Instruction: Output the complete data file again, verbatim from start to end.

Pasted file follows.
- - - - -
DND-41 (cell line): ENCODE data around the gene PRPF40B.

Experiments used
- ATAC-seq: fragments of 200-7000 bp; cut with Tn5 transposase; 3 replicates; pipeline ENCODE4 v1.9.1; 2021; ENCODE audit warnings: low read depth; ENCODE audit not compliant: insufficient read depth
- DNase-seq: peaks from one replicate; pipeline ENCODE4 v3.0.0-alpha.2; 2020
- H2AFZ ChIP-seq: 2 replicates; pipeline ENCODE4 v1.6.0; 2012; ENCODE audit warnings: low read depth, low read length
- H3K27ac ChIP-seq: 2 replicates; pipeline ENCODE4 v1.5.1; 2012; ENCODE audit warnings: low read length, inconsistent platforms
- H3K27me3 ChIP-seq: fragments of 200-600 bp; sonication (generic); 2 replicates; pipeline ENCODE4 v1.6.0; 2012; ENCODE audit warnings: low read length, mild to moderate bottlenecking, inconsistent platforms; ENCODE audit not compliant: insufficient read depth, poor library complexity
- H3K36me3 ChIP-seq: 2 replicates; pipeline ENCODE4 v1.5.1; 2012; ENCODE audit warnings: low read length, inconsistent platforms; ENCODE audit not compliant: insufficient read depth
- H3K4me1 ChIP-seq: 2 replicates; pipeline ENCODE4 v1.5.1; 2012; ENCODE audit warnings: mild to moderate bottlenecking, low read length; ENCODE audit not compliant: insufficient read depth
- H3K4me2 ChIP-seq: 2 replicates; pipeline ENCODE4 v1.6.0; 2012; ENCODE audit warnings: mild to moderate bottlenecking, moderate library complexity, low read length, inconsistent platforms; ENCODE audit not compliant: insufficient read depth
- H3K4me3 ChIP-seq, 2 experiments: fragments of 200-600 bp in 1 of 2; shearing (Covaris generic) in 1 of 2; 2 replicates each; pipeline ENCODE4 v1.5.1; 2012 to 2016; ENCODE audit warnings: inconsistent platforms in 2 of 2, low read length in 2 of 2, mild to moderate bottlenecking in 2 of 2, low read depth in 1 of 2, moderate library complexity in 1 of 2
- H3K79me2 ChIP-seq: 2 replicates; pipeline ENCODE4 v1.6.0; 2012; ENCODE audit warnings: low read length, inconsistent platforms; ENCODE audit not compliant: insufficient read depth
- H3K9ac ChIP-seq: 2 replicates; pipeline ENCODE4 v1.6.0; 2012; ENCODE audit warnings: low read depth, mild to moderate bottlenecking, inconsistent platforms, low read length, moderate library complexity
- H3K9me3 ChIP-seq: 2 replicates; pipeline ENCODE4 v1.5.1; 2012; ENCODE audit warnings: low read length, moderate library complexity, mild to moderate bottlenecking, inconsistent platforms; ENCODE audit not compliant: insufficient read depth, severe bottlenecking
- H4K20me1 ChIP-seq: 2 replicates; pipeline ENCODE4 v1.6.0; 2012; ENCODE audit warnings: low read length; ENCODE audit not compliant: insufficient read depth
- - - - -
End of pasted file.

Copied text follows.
DND-41 (cell line): ENCODE data around the gene PRPF40B.

Experiments used
- ATAC-seq: fragments of 200-7000 bp; cut with Tn5 transposase; 3 replicates; pipeline ENCODE4 v1.9.1; 2021; ENCODE audit warnings: low read depth; ENCODE audit not compliant: insufficient read depth
- DNase-seq: peaks from one replicate; pipeline ENCODE4 v3.0.0-alpha.2; 2020
- H2AFZ ChIP-seq: 2 replicates; pipeline ENCODE4 v1.6.0; 2012; ENCODE audit warnings: low read depth, low read length
- H3K27ac ChIP-seq: 2 replicates; pipeline ENCODE4 v1.5.1; 2012; ENCODE audit warnings: low read length, inconsistent platforms
- H3K27me3 ChIP-seq: fragments of 200-600 bp; sonication (generic); 2 replicates; pipeline ENCODE4 v1.6.0; 2012; ENCODE audit warnings: low read length, mild to moderate bottlenecking, inconsistent platforms; ENCODE audit not compliant: insufficient read depth, poor library complexity
- H3K36me3 ChIP-seq: 2 replicates; pipeline ENCODE4 v1.5.1; 2012; ENCODE audit warnings: low read length, inconsistent platforms; ENCODE audit not compliant: insufficient read depth
- H3K4me1 ChIP-seq: 2 replicates; pipeline ENCODE4 v1.5.1; 2012; ENCODE audit warnings: mild to moderate bottlenecking, low read length; ENCODE audit not compliant: insufficient read depth
- H3K4me2 ChIP-seq: 2 replicates; pipeline ENCODE4 v1.6.0; 2012; ENCODE audit warnings: mild to moderate bottlenecking, moderate library complexity, low read length, inconsistent platforms; ENCODE audit not compliant: insufficient read depth
- H3K4me3 ChIP-seq, 2 experiments: fragments of 200-600 bp in 1 of 2; shearing (Covaris generic) in 1 of 2; 2 replicates each; pipeline ENCODE4 v1.5.1; 2012 to 2016; ENCODE audit warnings: inconsistent platforms in 2 of 2, low read length in 2 of 2, mild to moderate bottlenecking in 2 of 2, low read depth in 1 of 2, moderate library complexity in 1 of 2
- H3K79me2 ChIP-seq: 2 replicates; pipeline ENCODE4 v1.6.0; 2012; ENCODE audit warnings: low read length, inconsistent platforms; ENCODE audit not compliant: insufficient read depth
- H3K9ac ChIP-seq: 2 replicates; pipeline ENCODE4 v1.6.0; 2012; ENCODE audit warnings: low read depth, mild to moderate bottlenecking, inconsistent platforms, low read length, moderate library complexity
- H3K9me3 ChIP-seq: 2 replicates; pipeline ENCODE4 v1.5.1; 2012; ENCODE audit warnings: low read length, moderate library complexity, mild to moderate bottlenecking, inconsistent platforms; ENCODE audit not compliant: insufficient read depth, severe bottlenecking
- H4K20me1 ChIP-seq: 2 replicates; pipeline ENCODE4 v1.6.0; 2012; ENCODE audit warnings: low read length; ENCODE audit not compliant: insufficient read depth